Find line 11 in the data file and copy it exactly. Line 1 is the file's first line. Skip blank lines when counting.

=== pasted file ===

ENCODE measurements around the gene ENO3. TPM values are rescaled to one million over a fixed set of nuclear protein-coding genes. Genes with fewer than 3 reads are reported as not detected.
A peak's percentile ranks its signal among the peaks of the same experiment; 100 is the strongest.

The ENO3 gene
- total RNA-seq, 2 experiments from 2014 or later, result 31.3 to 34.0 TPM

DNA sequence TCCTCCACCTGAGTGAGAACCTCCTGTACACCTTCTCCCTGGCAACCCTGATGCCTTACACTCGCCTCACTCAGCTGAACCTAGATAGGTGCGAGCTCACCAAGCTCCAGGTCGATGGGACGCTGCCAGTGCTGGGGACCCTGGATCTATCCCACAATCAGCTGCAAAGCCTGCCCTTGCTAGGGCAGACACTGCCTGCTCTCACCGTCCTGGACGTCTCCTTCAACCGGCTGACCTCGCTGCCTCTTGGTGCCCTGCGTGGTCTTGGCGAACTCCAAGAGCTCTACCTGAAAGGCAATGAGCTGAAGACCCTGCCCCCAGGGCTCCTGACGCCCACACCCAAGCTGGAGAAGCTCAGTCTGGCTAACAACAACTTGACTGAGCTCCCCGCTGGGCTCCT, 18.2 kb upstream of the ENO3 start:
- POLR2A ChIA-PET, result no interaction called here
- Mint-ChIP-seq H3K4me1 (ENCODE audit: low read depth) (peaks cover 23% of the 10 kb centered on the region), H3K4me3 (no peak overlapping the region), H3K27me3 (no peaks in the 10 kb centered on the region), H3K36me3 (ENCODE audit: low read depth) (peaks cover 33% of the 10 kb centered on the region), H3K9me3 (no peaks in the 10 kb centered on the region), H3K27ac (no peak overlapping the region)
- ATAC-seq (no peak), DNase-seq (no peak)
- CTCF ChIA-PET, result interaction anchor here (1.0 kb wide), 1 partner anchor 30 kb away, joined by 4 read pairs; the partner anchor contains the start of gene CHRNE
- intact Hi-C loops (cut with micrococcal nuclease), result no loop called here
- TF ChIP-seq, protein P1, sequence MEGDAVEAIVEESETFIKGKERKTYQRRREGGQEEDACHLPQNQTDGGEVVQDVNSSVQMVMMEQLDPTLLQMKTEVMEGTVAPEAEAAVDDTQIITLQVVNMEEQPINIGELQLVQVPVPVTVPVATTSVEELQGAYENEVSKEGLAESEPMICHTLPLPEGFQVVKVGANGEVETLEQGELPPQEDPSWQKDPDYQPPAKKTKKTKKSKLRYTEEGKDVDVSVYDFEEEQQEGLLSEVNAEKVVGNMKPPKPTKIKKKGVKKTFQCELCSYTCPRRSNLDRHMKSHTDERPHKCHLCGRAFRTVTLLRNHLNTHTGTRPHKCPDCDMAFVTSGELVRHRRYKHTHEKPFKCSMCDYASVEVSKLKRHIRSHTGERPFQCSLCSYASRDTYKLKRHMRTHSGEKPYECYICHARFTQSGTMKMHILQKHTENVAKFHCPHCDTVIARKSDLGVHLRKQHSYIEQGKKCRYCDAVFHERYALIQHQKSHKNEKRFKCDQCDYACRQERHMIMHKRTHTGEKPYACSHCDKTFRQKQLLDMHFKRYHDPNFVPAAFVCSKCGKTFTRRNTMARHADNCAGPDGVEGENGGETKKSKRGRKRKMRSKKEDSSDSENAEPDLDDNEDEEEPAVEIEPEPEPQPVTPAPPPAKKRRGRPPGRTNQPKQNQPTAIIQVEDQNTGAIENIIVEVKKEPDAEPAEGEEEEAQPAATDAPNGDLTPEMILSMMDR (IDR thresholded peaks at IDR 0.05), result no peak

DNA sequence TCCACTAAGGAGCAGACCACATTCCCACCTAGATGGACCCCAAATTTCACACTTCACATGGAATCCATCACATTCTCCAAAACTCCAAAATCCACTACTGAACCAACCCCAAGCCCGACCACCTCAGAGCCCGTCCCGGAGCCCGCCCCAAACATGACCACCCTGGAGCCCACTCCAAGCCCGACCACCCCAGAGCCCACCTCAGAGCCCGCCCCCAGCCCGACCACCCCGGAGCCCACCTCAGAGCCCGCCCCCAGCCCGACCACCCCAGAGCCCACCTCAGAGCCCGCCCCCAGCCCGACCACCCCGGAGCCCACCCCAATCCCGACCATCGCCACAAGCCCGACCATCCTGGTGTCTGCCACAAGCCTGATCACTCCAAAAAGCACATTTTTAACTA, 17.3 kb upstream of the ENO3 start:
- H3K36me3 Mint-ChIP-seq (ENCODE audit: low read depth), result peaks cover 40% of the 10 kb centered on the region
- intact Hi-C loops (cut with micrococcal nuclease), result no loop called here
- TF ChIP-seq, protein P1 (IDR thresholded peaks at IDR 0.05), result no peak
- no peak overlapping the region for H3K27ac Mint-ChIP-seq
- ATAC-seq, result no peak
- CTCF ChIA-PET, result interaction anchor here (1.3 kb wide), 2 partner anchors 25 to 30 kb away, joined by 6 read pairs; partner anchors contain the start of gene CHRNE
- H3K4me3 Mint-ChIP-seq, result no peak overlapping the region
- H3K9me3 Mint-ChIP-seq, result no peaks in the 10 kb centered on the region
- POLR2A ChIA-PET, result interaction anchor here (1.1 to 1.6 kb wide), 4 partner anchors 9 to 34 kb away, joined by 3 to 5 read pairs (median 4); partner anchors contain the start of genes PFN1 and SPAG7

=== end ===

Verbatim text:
- TF ChIP-seq, protein P1, sequence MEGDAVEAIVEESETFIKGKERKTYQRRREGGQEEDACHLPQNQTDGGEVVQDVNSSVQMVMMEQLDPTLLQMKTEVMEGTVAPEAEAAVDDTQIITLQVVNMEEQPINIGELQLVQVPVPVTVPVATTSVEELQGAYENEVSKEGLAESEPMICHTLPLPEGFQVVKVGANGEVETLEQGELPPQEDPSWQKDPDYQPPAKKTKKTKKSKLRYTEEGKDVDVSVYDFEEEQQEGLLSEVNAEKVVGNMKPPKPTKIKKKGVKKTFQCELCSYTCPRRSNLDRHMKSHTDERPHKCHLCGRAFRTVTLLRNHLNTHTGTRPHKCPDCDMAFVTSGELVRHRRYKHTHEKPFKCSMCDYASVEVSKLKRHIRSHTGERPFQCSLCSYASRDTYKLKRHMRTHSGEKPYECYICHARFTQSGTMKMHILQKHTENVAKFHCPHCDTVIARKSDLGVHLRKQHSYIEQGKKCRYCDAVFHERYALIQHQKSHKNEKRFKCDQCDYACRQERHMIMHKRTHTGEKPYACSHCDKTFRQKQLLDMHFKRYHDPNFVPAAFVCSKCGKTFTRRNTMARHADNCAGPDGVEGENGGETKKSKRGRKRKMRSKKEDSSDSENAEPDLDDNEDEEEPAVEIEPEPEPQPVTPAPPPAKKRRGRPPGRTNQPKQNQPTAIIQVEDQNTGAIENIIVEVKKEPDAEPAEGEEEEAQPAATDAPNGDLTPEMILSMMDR (IDR thresholded peaks at IDR 0.05), result no peak